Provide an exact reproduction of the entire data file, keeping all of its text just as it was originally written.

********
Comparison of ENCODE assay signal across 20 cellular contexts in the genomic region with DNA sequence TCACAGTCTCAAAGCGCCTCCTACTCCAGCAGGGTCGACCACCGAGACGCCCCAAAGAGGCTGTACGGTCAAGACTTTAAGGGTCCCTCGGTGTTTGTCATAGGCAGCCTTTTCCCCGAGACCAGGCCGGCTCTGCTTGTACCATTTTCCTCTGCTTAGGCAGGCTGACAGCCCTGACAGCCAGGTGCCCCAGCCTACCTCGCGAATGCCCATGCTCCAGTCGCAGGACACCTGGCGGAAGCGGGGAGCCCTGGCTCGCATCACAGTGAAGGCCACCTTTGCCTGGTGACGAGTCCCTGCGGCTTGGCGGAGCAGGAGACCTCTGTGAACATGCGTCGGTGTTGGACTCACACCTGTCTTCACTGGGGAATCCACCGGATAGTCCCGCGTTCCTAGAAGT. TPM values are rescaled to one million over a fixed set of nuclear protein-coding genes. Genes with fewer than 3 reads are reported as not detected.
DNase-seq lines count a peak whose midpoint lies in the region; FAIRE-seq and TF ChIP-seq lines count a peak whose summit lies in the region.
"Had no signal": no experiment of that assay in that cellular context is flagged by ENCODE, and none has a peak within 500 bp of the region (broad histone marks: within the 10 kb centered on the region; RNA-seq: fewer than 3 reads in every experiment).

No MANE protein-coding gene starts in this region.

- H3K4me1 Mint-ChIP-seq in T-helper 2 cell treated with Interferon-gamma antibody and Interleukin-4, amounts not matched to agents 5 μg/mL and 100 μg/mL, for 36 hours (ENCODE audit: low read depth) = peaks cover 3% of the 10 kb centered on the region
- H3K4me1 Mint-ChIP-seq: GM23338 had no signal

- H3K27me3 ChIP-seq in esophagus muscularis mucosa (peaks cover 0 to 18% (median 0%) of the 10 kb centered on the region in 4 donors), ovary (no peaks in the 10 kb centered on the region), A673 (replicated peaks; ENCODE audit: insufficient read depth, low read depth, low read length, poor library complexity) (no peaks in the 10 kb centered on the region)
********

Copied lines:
Comparison of ENCODE assay signal across 20 cellular contexts in the genomic region with DNA sequence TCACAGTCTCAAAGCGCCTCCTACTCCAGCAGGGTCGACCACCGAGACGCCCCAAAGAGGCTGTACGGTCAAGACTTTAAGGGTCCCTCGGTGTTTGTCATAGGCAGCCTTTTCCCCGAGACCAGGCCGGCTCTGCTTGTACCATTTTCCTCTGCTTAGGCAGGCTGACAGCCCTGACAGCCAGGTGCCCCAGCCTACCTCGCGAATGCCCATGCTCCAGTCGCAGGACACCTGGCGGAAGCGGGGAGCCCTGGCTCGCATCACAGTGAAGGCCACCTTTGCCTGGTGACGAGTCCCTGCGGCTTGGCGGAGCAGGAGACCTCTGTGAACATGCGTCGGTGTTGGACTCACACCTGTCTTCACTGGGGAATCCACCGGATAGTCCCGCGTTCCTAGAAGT. TPM values are rescaled to one million over a fixed set of nuclear protein-coding genes. Genes with fewer than 3 reads are reported as not detected.
DNase-seq lines count a peak whose midpoint lies in the region; FAIRE-seq and TF ChIP-seq lines count a peak whose summit lies in the region.
"Had no signal": no experiment of that assay in that cellular context is flagged by ENCODE, and none has a peak within 500 bp of the region (broad histone marks: within the 10 kb centered on the region; RNA-seq: fewer than 3 reads in every experiment).

No MANE protein-coding gene starts in this region.

- H3K4me1 Mint-ChIP-seq in T-helper 2 cell treated with Interferon-gamma antibody and Interleukin-4, amounts not matched to agents 5 μg/mL and 100 μg/mL, for 36 hours (ENCODE audit: low read depth) = peaks cover 3% of the 10 kb centered on the region
- H3K4me1 Mint-ChIP-seq: GM23338 had no signal

- H3K27me3 ChIP-seq in esophagus muscularis mucosa (peaks cover 0 to 18% (median 0%) of the 10 kb centered on the region in 4 donors), ovary (no peaks in the 10 kb centered on the region), A673 (replicated peaks; ENCODE audit: insufficient read depth, low read depth, low read length, poor library complexity) (no peaks in the 10 kb centered on the region)